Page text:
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OPEN WIDE

by Avi Lowenstein    
Torah from Dixie Staff Writer    

Our rabbis have taught that in the act of repentance, one need only create an opening the size of a pinpoint and Hashem will open it as the entrance to a great hall. It is only through this preliminary effort put forth by man that Hashem brings redemption.

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Our rabbis have taught that in the act of repentance, one need only create an opening the size of a pinpoint and Hashem will open it as the entrance to a great hall. It is only through this preliminary effort put forth by man that Hashem brings redemption. In this week's Torah portion, verse 12:23 states that Hashem passed over those houses with blood on their doors. Rashi, an 11th-century French commentator, offers another basic understanding to this phrase. According to Rashi, instead of interpreting the Hebrew word "pasach" as passed over, it could also mean "took pity." How are we to understand this basic interpretation in light of the first explanation?

As we have mentioned, Hashem brings redemption only after man attempts, even minimally, to return to Him. The Children of Israel, immersed in Egyptian morals and culture, were unable to return to Hashem even in a minimal nature. Accordingly, Hashem took pity on them and passed over the fact that they had not even attempted to return. Hashem Himself carried out the redemption from beginning to end.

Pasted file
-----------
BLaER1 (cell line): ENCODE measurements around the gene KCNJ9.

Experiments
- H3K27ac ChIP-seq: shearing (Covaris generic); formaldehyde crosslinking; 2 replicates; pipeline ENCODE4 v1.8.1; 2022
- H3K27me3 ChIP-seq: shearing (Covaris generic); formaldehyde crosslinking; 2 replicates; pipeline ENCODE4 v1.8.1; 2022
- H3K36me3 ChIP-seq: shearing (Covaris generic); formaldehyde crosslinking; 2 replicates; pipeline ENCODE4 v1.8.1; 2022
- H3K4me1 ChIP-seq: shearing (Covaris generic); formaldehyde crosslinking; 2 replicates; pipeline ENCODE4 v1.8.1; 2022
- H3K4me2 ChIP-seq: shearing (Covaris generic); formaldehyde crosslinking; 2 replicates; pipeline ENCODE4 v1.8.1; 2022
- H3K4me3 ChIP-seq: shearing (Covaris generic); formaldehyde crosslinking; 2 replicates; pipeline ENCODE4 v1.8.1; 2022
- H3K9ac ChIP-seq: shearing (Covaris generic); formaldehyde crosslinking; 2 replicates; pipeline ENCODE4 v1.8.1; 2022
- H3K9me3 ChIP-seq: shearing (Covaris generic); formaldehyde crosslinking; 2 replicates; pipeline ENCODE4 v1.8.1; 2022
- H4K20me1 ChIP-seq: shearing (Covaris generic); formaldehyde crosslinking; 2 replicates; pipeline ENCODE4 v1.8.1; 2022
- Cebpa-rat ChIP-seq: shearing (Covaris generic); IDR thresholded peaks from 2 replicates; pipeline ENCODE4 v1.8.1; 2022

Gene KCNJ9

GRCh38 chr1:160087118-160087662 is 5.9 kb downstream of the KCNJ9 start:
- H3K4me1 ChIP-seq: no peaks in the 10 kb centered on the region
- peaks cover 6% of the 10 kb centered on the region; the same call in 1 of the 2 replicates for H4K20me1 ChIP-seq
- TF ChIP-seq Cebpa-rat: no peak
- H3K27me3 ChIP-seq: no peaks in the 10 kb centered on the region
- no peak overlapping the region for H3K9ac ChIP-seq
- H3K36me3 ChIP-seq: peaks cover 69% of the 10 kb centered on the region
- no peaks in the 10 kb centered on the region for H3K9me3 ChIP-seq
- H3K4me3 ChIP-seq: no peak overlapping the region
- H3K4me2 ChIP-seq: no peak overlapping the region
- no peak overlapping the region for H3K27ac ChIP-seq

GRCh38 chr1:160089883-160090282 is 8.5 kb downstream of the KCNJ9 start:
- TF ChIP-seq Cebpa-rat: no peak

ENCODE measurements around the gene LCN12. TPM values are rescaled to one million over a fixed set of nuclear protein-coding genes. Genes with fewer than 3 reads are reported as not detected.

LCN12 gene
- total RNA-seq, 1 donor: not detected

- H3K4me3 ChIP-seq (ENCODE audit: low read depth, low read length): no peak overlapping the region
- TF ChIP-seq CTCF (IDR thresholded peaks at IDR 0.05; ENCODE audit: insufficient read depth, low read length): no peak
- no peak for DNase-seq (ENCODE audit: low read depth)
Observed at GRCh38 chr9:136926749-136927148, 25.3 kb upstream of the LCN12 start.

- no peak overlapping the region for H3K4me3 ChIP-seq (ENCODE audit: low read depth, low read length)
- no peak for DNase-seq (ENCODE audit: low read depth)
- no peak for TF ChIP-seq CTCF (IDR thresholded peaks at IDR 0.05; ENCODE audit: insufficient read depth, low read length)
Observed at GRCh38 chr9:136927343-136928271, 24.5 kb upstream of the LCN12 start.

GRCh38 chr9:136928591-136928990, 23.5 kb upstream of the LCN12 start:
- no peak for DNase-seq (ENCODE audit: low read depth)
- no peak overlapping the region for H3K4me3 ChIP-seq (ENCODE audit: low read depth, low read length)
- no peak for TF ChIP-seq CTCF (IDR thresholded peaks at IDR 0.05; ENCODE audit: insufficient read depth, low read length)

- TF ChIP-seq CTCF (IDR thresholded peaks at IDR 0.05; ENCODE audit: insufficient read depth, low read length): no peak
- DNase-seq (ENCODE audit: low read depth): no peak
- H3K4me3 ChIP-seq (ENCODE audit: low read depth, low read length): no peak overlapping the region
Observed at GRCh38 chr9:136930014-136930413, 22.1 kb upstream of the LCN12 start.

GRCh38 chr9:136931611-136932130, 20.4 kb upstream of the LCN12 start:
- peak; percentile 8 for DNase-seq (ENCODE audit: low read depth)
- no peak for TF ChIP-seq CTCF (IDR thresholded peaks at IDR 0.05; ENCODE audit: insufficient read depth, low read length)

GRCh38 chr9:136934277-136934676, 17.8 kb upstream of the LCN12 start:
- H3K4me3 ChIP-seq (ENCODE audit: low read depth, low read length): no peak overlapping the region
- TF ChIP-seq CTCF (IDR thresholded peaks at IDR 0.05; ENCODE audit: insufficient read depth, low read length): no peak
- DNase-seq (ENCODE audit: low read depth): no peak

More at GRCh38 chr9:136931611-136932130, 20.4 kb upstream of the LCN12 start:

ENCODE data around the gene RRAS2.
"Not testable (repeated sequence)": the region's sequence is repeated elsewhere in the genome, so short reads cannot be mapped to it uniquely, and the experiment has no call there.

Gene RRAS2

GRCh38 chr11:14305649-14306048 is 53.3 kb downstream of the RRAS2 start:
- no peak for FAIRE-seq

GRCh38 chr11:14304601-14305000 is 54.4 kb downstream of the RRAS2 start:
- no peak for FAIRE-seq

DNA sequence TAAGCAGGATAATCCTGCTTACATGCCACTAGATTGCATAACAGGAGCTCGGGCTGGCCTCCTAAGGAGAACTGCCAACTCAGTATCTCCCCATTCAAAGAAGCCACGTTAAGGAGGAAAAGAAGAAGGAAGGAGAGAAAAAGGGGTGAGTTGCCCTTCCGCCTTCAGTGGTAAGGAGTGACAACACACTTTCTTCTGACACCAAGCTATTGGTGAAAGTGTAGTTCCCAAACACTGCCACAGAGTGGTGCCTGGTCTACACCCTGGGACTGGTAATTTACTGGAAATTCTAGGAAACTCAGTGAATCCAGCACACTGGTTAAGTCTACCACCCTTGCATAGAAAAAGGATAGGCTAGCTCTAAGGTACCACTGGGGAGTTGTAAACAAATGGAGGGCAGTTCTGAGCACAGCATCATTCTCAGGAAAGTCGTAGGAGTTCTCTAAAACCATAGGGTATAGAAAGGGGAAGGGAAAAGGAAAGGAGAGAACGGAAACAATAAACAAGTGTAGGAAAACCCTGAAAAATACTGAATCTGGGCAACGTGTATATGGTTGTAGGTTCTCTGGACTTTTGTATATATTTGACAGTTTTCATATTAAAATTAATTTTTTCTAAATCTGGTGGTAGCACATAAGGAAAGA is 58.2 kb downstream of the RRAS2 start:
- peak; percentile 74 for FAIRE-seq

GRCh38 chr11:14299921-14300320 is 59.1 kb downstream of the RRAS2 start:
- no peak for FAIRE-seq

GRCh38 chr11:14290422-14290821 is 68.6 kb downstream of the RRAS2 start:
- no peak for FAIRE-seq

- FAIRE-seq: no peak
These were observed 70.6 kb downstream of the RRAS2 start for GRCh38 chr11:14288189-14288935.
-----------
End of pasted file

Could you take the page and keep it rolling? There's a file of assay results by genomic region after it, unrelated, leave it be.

Similarly, in this week's Haftorah, Hashem promises that He will redeem the Children of Israel. "And you, don't fear, my servant Jacob, and don't be dismayed Israel, because behold I will save you from afar, and your seed from the land of their captivity..." (Jeremiah 46:27). Why must the verse relate that the Children of Israel will be redeemed "from afar"? If they are needy of redemption, does this not imply that they are in some way distanced from Hashem? Our Rabbis have taught that the ultimate redemption can come in one of two ways. If the Jewish people return to Hashem then the redemption will come early. On the other hand, if the Children of Israel, G-d forbid, do not return, the redemption will occur in its predestined time. Thus, in the Haftorah, Hashem comforts the Jewish nation, telling them that even if they have sunk to a level at which repentance is close to impossible, the redemption will still come.

May it be the personal goal of every member of the Jewish people to return to Hashem, making even just a small opening. Then, collectively, we will merit an early redemption and witness Hashem's hand turning our pinpoints of repentance into great entrances of redemption.

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Avi Lowenstein is currently a junior at the Yeshiva High School of Atlanta.

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